Few NFT collections are as popular as the Mutant Ape Yacht Club (MAYC). Second only to its Bored Ape predecessors, MAYC NFTs embody the same prestige as other blue-chip projects, with the bonus of being directly linked to the vast universe being built by Yuga Labs.
While MAYC has become prominent, many enthusiasts remain oblivious to the origins and implications of the coveted collection. Yes, Mutant Apes is a subsidiary of Yuga, but the discerning factors that make them truly unique are often glazed over in the annals of NFT history.
Why were Mutant Apes released in the first place? How have they been able to rise in value alongside Bored Apes? Is there a use for MAYC NFTs outside of their monetary value? With this guide, we’ll aim to answer these questions, and supplement the annals of the BAYC history books.
What is the Mutant Ape Yacht Club?
The Mutant Ape Yacht Club came as a collection of 20,000 Mutant Ape-themed NFTs, created on August 28, 2021. As the second-ever expansion made to the Bored Apes ecosystem, MAYC was created to onboard more collectors into the BAYC ecosystem. Since launch, the collection has gained considerable popularity and now stands alone as a frontrunner in the PFP NFT market.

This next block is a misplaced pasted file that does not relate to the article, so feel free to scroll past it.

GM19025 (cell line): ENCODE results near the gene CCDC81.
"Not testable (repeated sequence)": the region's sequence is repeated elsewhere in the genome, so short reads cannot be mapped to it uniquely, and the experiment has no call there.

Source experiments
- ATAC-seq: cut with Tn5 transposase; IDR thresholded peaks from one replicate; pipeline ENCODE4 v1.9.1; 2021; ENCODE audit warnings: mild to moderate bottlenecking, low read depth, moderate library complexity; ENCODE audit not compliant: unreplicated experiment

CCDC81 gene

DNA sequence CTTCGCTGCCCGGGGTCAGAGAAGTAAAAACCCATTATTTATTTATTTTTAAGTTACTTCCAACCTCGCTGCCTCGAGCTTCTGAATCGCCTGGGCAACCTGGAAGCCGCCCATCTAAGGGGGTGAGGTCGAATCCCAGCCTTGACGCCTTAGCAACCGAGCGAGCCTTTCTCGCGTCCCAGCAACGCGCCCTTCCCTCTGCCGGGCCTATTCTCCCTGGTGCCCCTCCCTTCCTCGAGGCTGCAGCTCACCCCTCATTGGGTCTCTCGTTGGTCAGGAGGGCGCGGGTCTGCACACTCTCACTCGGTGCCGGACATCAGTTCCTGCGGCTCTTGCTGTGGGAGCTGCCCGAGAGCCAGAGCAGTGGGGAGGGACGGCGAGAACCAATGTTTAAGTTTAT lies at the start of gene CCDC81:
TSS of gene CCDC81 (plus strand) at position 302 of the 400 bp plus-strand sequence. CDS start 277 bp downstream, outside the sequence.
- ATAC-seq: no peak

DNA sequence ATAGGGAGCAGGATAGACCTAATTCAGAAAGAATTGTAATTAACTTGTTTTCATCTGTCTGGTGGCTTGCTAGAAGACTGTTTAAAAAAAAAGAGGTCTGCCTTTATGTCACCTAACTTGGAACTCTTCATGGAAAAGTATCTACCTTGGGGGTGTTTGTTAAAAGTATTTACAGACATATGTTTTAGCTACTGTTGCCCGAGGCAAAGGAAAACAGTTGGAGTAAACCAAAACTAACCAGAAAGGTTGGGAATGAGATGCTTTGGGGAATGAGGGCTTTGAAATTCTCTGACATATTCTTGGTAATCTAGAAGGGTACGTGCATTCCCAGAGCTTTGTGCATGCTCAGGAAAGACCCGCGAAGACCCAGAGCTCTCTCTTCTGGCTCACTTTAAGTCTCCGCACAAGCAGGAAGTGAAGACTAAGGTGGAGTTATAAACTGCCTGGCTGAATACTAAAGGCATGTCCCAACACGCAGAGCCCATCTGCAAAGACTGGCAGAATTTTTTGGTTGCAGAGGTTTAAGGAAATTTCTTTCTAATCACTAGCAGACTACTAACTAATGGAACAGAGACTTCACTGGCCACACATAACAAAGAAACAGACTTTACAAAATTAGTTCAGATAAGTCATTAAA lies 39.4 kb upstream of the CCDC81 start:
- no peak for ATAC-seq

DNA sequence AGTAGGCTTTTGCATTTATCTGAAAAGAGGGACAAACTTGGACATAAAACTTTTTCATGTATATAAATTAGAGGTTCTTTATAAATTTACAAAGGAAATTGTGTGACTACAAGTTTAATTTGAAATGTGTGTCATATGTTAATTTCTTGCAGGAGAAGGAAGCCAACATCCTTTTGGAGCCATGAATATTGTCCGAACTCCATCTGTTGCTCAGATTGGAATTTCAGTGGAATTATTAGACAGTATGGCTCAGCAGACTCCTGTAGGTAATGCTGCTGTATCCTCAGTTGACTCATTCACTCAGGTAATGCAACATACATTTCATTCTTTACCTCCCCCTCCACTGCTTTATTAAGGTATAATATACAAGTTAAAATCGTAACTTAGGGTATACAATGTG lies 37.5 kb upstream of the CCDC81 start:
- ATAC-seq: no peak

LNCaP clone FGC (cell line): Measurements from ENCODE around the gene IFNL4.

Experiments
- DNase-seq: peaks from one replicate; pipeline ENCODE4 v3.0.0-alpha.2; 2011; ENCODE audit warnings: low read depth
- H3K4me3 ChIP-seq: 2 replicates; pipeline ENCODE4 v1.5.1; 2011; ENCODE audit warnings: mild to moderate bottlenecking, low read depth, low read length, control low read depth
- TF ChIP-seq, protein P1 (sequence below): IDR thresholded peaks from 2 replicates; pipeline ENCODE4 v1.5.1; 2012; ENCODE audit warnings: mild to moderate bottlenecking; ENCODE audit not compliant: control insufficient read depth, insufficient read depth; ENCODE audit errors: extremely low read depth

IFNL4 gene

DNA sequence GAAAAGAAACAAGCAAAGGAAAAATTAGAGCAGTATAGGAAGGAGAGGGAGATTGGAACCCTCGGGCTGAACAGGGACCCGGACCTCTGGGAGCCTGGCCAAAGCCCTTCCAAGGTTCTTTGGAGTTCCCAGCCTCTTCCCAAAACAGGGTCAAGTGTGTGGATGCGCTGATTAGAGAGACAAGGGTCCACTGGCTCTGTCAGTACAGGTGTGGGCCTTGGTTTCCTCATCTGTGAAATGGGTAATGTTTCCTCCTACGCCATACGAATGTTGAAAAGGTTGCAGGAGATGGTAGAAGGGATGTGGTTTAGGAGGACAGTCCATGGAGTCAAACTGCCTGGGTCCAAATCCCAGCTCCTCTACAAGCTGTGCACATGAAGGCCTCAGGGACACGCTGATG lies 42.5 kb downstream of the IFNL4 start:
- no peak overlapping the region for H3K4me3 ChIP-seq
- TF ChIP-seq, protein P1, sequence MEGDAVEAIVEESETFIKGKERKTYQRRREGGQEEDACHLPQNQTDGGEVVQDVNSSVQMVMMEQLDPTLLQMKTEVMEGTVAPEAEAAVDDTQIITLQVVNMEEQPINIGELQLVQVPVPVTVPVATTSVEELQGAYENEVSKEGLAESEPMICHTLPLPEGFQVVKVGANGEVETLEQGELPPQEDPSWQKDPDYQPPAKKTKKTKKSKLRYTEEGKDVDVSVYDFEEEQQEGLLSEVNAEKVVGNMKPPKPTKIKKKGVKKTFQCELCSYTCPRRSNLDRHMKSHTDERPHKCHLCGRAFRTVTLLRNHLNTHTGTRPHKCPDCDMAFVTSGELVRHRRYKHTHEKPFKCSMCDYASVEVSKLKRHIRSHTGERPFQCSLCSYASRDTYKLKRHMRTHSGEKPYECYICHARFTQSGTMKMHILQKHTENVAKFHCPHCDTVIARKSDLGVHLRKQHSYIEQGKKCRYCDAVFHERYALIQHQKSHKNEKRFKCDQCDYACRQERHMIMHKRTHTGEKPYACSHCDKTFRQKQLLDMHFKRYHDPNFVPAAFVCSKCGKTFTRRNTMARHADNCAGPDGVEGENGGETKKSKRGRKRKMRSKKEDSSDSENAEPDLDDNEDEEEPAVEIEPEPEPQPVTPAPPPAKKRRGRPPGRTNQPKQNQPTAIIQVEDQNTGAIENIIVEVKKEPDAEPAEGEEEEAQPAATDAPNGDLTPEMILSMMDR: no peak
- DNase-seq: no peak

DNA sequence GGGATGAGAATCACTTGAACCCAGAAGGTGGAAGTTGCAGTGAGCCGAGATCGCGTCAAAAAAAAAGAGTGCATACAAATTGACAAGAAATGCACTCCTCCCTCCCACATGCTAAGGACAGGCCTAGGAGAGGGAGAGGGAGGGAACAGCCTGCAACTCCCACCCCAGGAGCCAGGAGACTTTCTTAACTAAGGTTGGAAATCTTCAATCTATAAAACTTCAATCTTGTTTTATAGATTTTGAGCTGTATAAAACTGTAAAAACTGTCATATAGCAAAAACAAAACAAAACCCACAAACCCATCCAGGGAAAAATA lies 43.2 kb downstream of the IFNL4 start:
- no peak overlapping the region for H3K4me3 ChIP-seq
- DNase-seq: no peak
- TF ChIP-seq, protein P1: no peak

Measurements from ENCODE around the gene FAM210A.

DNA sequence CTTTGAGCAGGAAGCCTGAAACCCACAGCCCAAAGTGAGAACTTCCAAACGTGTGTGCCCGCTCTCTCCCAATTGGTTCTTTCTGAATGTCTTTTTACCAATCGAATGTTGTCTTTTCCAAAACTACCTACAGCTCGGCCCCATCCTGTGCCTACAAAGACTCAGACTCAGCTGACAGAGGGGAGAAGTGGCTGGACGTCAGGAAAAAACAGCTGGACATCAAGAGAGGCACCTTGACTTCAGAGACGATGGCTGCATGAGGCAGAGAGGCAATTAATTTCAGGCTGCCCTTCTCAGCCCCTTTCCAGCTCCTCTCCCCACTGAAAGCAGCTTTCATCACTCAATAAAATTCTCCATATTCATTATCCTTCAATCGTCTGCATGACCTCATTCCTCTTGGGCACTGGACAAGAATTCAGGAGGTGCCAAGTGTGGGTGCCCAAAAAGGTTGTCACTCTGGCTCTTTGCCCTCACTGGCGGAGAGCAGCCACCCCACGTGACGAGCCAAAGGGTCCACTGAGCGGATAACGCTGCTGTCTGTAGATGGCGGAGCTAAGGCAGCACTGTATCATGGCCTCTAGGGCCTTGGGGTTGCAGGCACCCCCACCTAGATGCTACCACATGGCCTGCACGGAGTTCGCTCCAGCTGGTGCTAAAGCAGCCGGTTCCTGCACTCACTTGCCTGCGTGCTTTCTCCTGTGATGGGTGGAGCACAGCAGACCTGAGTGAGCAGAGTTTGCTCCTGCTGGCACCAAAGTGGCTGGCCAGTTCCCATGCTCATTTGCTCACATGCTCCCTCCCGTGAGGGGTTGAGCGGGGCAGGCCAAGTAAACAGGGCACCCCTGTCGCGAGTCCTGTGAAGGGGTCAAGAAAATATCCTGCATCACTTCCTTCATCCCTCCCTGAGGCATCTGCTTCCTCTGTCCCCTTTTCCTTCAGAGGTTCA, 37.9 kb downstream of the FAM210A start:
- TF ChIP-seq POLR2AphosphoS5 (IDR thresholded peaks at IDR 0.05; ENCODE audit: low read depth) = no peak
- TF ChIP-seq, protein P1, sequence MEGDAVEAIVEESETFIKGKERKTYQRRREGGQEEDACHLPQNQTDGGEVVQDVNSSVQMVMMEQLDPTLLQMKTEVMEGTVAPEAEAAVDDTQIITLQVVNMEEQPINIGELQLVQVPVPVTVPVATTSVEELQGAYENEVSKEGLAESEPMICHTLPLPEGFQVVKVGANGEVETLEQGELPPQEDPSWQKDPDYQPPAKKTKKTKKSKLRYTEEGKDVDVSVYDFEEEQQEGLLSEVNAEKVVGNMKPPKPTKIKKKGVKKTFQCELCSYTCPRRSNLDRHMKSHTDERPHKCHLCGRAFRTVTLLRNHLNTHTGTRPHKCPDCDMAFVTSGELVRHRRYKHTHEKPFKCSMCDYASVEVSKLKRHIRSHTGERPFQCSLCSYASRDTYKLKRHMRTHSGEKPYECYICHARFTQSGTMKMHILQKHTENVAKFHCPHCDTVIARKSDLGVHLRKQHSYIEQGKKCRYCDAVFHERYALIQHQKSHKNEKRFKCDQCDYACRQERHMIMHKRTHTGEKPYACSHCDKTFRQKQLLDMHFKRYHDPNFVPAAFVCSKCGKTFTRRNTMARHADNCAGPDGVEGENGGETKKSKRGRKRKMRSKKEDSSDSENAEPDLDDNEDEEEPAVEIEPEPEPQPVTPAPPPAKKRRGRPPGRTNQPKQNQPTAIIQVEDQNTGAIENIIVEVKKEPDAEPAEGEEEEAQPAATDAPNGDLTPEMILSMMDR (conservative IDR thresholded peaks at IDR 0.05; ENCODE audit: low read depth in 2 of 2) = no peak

Before MAYC, there existed only BAYC, launched in April 2021, and the Bored Ape Kennel Club, launched in June 2021. With the PFP (profile picture) NFT market exploding in the summer of 2021, developers were looking for new and innovative ways to release their avatar projects, with Yuga taking the spotlight after delivering MAYC via new novel mechanics.
Each NFT within the collection is based on an original Bored Ape NFT, and was created through a process described by Yuga Labs as “exposing existing Bored Apes to a vial of Mutant Serum.”
Essentially, holders of Bored Apes had the option to pair their unique NFT with a Serum NFT (more on these later) by way of a smart contract integration. This pairing mechanism — which is still very much functional even after most Mutants have been redeemed — effectively destroys the Serum token and creates a new, mutant-inspired NFT in the image of the original Ape. All without actually changing the initial NFT in any way.